Nation awaits Trump health care plan

For an introduction to Trump’s health care guy—Florida Sen. Rick Scott—who presided over a $1.7 billion health care fraud, go to

The Republicans are after your health care. Again. President Trump, who failed miserably during his first attempt to scuttle the Affordable Care Act, famously blamed the unknown complexities of the issue for the fiasco, saying, “Now, I have to tell you, it’s an unbelievably complex subject. Nobody knew health care could be so complicated.”

Despite polls that clearly show destroying the ACA doesn’t resonate with voters who have come to value its benefits, Trump has declared himself ready to try and demolish it again: “Let me tell you exactly what my message is. The Republican Party will soon be known as the party of health care. You watch.”

Trump directed the Department of Justice to stop defending the ACA and start supporting the complete elimination of the law as envisioned by 20 Republican state attorneys general who allege the Act is unconstitutional and are now buoyed by a judicial decision in their favor. If they ultimately prevail, say goodbye to coverage of pre-existing conditions and welcome back lifetime caps on coverage. Parents won’t be able to provide a health care safety net by covering their children up to age 26. Medicaid expansion to childless adults will disappear, bringing back record rates of uninsured Americans. About 20 million people are at risk of losing coverage, courtesy of the party of health care.

So far, no one but Trump is even pretending the Republicans have a replacement health care plan. Senate Majority Leader Mitch McConnell isn’t. He told Politico he looks “forward to seeing what the president is proposing and what he can work out with the speaker.” He knows Nancy Pelosi and House Democrats aren’t going to play the “Let’s replace Obamacare” game with Trump, even if some of his GOP colleagues are eager to jump into the fray.

Democrats pounced quickly, eager to exploit the issue. According to the Nevada Independent, during a Democratic Governors Association press call, Governor Steve Sisolak told reporters, “If the ACA were completely dismantled, it would have disastrous and sweeping consequences for Nevada’s entire health care system and leave hundreds of thousands of Nevadans twisting in the wind.” Sisolak says 25 percent of people under the age of 65 in Nevada have pre-existing conditions, and 211,000 now have health insurance thanks to Medicaid expansion.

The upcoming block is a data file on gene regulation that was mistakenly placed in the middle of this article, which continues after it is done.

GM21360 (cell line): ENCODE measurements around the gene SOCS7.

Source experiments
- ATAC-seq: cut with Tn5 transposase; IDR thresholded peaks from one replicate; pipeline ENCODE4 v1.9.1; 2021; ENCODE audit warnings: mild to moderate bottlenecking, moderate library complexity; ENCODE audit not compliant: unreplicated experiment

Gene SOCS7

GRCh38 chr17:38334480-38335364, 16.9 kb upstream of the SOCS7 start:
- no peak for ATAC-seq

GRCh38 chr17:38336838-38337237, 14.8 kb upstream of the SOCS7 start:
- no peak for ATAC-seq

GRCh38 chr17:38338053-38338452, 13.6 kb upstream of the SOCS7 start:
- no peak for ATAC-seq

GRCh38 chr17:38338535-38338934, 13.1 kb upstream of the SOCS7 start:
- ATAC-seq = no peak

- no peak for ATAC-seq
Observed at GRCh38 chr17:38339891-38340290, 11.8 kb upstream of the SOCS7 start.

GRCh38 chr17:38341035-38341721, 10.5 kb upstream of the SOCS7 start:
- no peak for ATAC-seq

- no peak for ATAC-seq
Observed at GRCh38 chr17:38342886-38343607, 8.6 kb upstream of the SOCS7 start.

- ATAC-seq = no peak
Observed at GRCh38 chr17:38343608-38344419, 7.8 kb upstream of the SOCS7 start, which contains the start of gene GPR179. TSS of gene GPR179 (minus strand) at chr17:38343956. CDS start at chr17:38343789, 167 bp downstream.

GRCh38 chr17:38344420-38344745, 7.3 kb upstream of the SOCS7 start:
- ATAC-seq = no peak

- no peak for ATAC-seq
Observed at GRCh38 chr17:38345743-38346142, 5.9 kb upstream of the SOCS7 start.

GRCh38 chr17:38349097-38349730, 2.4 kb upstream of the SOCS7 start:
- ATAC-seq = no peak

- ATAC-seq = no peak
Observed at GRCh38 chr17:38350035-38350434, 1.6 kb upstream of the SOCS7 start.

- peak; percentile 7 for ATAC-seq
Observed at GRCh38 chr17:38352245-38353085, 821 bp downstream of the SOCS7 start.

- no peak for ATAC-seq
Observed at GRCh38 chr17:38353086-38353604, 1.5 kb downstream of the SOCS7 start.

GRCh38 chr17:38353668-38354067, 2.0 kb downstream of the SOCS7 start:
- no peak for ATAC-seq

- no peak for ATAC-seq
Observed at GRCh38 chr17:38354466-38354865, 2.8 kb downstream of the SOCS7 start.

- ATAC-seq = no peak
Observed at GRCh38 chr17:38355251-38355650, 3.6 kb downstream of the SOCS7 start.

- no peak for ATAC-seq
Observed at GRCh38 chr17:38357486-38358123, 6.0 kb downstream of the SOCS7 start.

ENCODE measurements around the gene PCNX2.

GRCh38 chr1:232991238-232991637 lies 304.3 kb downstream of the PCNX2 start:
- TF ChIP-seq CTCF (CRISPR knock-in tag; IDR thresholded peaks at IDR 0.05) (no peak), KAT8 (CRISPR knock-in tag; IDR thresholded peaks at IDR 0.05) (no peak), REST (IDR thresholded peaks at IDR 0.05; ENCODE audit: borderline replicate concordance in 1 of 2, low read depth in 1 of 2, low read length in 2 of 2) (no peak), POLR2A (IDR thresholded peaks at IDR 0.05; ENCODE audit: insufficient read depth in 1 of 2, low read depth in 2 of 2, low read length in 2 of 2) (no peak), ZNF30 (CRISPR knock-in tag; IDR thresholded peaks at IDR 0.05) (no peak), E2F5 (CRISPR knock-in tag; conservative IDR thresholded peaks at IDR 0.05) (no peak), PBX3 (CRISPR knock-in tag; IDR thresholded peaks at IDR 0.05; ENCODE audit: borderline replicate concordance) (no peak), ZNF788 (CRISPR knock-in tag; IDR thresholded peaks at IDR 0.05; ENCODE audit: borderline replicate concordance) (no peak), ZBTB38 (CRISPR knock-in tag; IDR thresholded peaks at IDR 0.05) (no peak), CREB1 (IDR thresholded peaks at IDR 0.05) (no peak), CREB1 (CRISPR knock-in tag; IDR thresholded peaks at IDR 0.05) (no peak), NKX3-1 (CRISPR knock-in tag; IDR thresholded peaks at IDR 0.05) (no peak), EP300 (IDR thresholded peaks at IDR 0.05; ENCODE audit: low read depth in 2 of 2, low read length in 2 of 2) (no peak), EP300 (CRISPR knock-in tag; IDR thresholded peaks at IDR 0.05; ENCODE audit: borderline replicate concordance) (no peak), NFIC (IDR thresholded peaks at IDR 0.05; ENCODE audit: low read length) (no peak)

Nevada’s Democratic state legislators have been busy codifying sections of the Affordable Care Act into state statutes. In 2017, requirements for coverage of many preventive services, including contraceptives, were placed into state law. This session, they will surely add protections for pre-existing conditions. If the ACA is repealed, insurance companies doing business in Nevada would have to factor in these elements when pricing their products.

But access to affordable, quality health care shouldn’t be a state by state decision, preventing people from moving for fear of losing coverage. Poor, childless adults have suffered in states that chose not to expand Medicaid, watching helplessly as their tax dollars are siphoned off to states like Nevada, which did choose to expand.

We aren’t going to wake up tomorrow and have a national insurance plan. But we can get there by adopting a public option, something that should have been included in the original Affordable Care Act but was bargained away in order to keep the private insurance industry on board. Steadily expanding the populations served by Medicaid and Medicare is a path that can get us there with minimal chaos and disruption

Trump now says he will campaign on his new and improved health care plan, but the vote won’t take place until after the 2020 election. That gives you time to ask every Republican running for office next year if they’re with the president on health care. If they are, that’s all you need to know.